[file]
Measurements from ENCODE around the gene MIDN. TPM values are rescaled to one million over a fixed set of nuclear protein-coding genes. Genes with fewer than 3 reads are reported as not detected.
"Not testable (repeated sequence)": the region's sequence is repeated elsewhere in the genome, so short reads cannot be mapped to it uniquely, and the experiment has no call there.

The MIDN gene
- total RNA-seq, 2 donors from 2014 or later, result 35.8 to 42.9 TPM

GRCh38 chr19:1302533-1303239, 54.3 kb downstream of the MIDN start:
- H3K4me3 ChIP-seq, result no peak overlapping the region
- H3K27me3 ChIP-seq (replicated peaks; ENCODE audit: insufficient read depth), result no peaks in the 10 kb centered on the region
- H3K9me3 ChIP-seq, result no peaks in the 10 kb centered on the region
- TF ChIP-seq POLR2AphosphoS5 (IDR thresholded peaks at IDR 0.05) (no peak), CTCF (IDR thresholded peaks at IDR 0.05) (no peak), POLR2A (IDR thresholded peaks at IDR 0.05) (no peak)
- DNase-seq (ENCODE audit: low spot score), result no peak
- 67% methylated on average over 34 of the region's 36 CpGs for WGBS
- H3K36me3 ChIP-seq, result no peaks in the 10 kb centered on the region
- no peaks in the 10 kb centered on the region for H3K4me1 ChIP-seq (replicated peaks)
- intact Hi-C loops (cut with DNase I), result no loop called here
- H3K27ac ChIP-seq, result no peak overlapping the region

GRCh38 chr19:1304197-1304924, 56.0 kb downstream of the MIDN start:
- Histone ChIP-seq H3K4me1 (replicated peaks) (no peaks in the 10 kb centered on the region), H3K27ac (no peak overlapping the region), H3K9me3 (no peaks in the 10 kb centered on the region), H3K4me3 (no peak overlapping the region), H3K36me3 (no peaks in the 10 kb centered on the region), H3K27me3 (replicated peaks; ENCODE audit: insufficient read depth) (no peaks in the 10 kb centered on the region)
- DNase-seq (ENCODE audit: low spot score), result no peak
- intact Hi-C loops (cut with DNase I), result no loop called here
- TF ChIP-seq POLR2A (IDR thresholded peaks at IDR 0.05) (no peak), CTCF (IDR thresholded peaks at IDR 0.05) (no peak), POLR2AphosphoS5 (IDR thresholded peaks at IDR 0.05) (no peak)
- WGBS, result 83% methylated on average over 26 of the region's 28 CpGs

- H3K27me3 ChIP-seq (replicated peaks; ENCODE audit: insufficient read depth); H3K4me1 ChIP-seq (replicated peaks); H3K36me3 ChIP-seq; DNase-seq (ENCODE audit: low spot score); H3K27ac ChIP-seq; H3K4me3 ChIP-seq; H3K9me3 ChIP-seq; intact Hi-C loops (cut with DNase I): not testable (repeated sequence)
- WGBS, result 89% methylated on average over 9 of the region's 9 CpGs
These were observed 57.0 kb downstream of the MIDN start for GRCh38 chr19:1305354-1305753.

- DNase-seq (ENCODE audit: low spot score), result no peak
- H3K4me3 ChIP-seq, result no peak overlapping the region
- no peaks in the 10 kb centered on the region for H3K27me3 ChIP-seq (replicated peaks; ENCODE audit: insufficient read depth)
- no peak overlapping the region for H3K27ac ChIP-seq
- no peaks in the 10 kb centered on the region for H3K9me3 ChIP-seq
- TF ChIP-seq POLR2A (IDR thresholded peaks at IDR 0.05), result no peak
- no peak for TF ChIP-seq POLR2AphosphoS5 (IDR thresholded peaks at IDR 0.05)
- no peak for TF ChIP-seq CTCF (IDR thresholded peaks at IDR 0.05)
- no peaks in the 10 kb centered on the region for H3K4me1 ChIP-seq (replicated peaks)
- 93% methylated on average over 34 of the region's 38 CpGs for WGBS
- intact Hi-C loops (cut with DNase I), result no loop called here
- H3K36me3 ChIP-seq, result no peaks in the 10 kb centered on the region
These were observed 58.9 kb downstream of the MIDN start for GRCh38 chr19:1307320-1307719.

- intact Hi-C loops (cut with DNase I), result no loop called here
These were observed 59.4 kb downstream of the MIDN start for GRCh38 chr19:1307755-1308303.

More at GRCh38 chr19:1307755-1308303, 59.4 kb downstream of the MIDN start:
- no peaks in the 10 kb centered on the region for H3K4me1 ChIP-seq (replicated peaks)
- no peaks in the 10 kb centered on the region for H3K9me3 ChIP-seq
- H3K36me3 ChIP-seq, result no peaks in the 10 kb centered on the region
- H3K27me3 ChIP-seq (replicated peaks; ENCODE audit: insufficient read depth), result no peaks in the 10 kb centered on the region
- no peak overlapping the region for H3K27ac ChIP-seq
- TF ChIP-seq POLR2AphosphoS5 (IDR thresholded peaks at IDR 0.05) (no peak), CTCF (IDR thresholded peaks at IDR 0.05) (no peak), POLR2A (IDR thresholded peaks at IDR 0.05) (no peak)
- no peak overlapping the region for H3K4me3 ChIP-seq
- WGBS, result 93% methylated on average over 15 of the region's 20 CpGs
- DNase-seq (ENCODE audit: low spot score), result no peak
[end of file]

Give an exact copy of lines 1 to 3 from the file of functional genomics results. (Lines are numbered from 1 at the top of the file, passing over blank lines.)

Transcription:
Measurements from ENCODE around the gene MIDN. TPM values are rescaled to one million over a fixed set of nuclear protein-coding genes. Genes with fewer than 3 reads are reported as not detected.
"Not testable (repeated sequence)": the region's sequence is repeated elsewhere in the genome, so short reads cannot be mapped to it uniquely, and the experiment has no call there.

The MIDN gene